These days it isn’t an obvious destination, but if I were to write a Jewish equivalent of 100 places to see before you die, Odessa would be among the highlights.
With its reinvigorated Jewish life, set against a backdrop of unique celebration and pain, this city should be on every Jewish ‘bucket list’.
We hadn’t left the airport before seeing the first signs that Odessa is a draw for Jews.
Even when the weather is far from beach-worthy, Jews flock from Israel to celebrate Purim by the Black Sea.
Whole families were waiting in the arrivals hall of the small airport – it was not the first nor last time on our short trip that we heard Hebrew spoken in a public space.
Poignantly, major tourism outlets including TripAdvisor and National Geographic tipped Ukraine as a top destination just four years ago.
Hostilities in the east meant the numbers coming to Ukraine dropped an average of 48 percent between 2013 and 2014, yet the number of Israelis making their way on the many direct flights from Tel Aviv dipped only 16 percent.
The city is a special place for my family. The father of my husband, David, spent his childhood here, which added a unique colour to our trip.
We visited the courtyard where the Klausners lived and took photos in front of the plaque commemorating Joseph, David’s Great Uncle.
Professor Joseph Klausner was a contemporary of pioneering Zionist thinker Ze’ev Jabotinsky, perhaps the most famous of Jewish Odessians.
Odessa provides a quintessential diaspora story. Here the Jewish people suffered horrifically during the Holocaust, with just 600 survivors from a population of 250,000. In addition, pogroms occurred in the city at least five times between its founding in 1794 and the Second World War.
Yet the city owes so much to Jews and to the historical Jewish sites scattered among its grand buildings.
A rapid Jewish sightseeing tour on a nippy Sunday morning gave us insight into how much the Jewish people also owe to Odessa, despite our bloody past there.
Odessa was once a Freeport, a place where Jews were free from the restrictions of the Pale of Settlement – and they flocked there, thrived and took huge strides in developing Zionism.
As if to confirm Odessa’s permanent place in Jewish history, there is a sign where the Odessa Jewish Committee once sat.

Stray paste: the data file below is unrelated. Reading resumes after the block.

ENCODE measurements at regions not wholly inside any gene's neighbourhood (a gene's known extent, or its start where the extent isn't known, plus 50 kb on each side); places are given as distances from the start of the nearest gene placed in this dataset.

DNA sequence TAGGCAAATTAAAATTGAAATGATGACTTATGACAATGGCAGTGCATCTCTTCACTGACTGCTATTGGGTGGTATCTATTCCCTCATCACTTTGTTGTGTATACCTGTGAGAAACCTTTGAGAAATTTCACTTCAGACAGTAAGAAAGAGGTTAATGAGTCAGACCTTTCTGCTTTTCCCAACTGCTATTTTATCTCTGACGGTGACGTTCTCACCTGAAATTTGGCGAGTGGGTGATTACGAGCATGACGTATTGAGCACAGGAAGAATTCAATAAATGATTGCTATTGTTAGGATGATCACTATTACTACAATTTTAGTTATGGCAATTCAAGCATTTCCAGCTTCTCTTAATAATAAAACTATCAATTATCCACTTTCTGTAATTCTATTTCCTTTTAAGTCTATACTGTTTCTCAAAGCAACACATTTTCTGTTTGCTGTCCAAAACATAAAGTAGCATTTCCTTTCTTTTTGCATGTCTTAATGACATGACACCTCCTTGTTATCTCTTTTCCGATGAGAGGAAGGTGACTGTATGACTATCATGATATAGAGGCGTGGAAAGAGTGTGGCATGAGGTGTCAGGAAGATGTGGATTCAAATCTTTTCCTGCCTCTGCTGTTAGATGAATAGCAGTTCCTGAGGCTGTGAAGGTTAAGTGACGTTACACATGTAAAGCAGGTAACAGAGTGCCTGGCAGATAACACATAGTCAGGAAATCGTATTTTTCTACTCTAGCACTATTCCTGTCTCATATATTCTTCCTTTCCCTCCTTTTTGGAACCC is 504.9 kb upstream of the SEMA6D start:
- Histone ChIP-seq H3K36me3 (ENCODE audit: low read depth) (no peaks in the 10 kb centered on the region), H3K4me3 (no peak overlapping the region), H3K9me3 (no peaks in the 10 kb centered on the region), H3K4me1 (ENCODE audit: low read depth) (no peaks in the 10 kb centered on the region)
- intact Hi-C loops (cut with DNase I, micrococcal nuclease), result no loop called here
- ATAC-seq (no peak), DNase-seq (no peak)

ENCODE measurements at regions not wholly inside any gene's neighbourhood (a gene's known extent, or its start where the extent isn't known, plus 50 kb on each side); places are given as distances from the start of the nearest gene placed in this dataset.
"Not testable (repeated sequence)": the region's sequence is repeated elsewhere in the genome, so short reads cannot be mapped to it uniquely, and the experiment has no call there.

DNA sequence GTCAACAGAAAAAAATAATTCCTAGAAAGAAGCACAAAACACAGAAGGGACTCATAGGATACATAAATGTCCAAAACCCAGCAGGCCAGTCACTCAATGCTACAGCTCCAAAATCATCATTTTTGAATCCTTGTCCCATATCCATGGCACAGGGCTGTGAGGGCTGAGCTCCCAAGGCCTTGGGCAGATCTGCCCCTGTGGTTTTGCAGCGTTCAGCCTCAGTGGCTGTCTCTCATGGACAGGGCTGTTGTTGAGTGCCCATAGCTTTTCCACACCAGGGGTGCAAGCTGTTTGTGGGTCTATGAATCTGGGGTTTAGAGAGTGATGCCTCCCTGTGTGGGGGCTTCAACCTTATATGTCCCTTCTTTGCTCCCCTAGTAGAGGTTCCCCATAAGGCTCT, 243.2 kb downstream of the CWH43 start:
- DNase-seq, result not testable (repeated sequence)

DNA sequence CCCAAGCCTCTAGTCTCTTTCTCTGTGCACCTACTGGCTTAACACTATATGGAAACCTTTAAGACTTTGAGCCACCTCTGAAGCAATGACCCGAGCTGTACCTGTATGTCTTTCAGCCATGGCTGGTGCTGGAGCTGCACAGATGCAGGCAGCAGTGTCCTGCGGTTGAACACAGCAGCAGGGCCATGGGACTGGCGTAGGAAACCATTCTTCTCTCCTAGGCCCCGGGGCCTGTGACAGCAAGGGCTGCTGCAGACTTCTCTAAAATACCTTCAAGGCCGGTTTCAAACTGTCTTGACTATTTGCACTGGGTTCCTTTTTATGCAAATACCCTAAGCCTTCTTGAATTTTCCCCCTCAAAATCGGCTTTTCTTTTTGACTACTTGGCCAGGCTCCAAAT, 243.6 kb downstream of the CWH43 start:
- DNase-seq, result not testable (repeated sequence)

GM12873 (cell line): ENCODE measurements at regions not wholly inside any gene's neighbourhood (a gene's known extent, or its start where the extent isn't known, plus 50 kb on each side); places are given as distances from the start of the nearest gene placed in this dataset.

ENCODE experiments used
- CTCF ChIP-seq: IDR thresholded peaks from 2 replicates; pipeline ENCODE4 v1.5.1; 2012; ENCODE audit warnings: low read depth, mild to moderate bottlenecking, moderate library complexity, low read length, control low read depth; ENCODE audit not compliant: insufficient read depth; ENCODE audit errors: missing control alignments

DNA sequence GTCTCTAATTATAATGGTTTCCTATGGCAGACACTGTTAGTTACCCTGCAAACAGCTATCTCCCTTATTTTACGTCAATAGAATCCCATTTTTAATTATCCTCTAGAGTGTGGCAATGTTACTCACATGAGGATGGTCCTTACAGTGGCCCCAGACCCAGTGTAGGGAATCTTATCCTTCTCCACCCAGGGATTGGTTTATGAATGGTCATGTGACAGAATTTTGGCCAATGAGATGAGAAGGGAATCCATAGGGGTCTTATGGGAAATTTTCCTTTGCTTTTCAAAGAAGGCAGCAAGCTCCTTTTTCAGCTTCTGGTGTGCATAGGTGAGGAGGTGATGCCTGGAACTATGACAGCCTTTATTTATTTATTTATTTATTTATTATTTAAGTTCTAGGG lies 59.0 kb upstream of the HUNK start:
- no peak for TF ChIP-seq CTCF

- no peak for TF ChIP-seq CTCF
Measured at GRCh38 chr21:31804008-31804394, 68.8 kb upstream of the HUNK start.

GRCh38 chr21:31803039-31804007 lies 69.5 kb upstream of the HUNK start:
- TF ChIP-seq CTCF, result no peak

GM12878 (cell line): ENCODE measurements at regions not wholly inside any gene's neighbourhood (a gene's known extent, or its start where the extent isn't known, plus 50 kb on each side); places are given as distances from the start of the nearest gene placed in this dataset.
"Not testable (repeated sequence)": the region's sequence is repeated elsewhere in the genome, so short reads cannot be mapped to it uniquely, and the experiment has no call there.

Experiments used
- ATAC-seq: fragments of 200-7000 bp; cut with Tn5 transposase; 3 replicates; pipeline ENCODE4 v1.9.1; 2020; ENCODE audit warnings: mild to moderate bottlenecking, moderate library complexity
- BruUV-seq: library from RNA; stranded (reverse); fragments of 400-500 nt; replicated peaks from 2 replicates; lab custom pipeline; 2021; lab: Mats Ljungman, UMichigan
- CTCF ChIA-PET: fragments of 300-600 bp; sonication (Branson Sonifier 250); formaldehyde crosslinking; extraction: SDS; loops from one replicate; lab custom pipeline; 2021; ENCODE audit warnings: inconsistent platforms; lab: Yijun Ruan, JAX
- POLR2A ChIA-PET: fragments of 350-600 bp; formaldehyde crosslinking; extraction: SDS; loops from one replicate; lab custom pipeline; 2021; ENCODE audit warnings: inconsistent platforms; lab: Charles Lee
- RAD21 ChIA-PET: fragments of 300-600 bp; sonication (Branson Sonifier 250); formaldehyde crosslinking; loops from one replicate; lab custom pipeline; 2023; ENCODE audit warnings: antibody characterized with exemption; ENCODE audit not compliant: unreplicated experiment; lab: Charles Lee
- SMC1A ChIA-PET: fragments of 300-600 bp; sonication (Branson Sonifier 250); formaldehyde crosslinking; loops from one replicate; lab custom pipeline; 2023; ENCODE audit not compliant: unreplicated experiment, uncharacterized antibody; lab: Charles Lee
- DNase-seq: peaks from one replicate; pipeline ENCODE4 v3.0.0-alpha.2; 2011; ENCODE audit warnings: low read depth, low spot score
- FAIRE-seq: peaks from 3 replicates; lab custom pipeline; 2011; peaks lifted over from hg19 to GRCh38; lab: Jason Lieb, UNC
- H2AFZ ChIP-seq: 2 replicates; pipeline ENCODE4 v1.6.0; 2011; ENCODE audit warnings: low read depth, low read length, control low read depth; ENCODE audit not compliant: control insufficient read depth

Long before the state of Israel was ever established they raised money for the land on which Tel Aviv was founded and land for the Hebrew University in Jerusalem.
Above the entrance to the courtyard reads: “This is the birthplace of modern Israel”.
The story of famous Odessian Jews and Zionists is told beautifully in the city’s cluttered, but engagingly arranged Jewish museum, tucked away in the corner of an unmarked courtyard.
The museum, which describes itself as ‘run by the community’ features the stories of Chaim Bialik, Ahad Ha’am, Sholem Aleichem and an esteemed selection of yiddishists and hebraists.
Odessa is experiencing a Jewish revival, and our four days in the city gave us a taste. More than 60 people attended the progressive community’s Purim celebrations, a genuine cross-generational celebration in what participants lovingly call a ‘family atmosphere’.
Just away from the centre, a thriving ORT school, 80 percent of its pupils Jewish, offers unrivalled Jewish education combined with technological expertise.
And outside a local synagogue are two kosher food stands, serving up cakes and falafel to tipsy Purim attendees.
The scene speaks to a surprisingly pronounced Jewish life.
With the city rediscovering its vibrancy, revelling in its history, and with chicken soup and borscht available on every corner, Odessa could certainly be your next Jewish holiday destination.